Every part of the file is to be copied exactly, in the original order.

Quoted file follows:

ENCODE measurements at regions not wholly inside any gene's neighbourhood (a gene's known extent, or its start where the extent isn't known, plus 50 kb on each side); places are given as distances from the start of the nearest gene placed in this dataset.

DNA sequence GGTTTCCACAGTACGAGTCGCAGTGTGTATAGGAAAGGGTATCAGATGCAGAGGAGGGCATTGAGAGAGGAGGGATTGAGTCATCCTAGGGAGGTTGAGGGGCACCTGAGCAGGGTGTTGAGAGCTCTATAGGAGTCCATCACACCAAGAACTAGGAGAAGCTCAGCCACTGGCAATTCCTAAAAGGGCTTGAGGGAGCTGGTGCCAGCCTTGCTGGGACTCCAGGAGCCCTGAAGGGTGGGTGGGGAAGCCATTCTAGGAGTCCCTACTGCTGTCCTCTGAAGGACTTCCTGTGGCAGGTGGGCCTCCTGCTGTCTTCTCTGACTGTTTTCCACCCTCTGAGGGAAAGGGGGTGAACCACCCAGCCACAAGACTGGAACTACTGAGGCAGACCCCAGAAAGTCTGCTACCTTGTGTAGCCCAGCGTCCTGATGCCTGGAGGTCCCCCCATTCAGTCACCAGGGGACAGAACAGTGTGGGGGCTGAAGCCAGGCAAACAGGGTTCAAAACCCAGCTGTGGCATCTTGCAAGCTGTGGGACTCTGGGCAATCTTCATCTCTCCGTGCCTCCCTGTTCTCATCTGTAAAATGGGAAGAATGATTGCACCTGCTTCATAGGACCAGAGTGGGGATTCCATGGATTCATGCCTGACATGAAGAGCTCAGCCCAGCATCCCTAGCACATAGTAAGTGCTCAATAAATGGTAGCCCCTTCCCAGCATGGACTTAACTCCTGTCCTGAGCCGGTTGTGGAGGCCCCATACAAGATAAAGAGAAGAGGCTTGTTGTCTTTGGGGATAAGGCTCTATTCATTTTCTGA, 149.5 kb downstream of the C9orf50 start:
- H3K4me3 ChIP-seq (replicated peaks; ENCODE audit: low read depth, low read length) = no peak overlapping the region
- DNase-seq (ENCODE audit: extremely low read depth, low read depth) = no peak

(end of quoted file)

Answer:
ENCODE measurements at regions not wholly inside any gene's neighbourhood (a gene's known extent, or its start where the extent isn't known, plus 50 kb on each side); places are given as distances from the start of the nearest gene placed in this dataset.

DNA sequence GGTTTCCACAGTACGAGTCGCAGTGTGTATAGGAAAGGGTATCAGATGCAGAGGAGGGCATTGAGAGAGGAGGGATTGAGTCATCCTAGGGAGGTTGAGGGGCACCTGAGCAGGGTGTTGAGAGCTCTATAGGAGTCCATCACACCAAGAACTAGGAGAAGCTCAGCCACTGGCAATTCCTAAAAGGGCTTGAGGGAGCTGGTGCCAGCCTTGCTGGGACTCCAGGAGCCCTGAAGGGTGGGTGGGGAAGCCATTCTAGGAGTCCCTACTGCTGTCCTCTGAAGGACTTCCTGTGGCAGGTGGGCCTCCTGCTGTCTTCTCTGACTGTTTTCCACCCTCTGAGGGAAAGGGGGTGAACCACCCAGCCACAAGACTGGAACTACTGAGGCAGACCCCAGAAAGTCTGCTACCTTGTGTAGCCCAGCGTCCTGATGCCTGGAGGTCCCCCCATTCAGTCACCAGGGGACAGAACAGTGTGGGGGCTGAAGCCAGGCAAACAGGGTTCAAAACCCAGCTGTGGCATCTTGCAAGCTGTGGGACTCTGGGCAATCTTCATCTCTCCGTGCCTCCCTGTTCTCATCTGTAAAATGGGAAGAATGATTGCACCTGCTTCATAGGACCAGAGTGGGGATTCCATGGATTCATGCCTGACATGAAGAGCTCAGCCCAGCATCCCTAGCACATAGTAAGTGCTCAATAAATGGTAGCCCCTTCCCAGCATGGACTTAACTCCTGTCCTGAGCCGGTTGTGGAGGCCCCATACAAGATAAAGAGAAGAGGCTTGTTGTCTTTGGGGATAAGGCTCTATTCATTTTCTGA, 149.5 kb downstream of the C9orf50 start:
- H3K4me3 ChIP-seq (replicated peaks; ENCODE audit: low read depth, low read length) = no peak overlapping the region
- DNase-seq (ENCODE audit: extremely low read depth, low read depth) = no peak